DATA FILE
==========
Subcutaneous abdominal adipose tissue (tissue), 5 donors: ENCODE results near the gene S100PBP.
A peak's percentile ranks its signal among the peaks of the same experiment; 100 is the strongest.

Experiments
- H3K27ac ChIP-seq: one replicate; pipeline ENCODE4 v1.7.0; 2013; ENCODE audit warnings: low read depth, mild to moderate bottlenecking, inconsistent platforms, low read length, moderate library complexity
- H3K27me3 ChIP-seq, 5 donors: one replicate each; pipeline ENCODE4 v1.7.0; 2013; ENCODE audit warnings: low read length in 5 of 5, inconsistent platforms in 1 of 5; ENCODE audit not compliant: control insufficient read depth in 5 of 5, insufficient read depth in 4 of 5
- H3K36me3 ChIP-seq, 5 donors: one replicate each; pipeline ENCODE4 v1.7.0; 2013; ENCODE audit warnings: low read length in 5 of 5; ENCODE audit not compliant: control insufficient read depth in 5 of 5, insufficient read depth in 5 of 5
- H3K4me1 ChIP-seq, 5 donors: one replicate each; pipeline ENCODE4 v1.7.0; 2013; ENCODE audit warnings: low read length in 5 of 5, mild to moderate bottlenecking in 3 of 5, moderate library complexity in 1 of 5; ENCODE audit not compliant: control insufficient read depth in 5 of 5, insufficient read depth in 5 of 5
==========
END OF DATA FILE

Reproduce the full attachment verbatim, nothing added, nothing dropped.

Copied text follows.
Subcutaneous abdominal adipose tissue (tissue), 5 donors: ENCODE results near the gene S100PBP.
A peak's percentile ranks its signal among the peaks of the same experiment; 100 is the strongest.

Experiments
- H3K27ac ChIP-seq: one replicate; pipeline ENCODE4 v1.7.0; 2013; ENCODE audit warnings: low read depth, mild to moderate bottlenecking, inconsistent platforms, low read length, moderate library complexity
- H3K27me3 ChIP-seq, 5 donors: one replicate each; pipeline ENCODE4 v1.7.0; 2013; ENCODE audit warnings: low read length in 5 of 5, inconsistent platforms in 1 of 5; ENCODE audit not compliant: control insufficient read depth in 5 of 5, insufficient read depth in 4 of 5
- H3K36me3 ChIP-seq, 5 donors: one replicate each; pipeline ENCODE4 v1.7.0; 2013; ENCODE audit warnings: low read length in 5 of 5; ENCODE audit not compliant: control insufficient read depth in 5 of 5, insufficient read depth in 5 of 5
- H3K4me1 ChIP-seq, 5 donors: one replicate each; pipeline ENCODE4 v1.7.0; 2013; ENCODE audit warnings: low read length in 5 of 5, mild to moderate bottlenecking in 3 of 5, moderate library complexity in 1 of 5; ENCODE audit not compliant: control insufficient read depth in 5 of 5, insufficient read depth in 5 of 5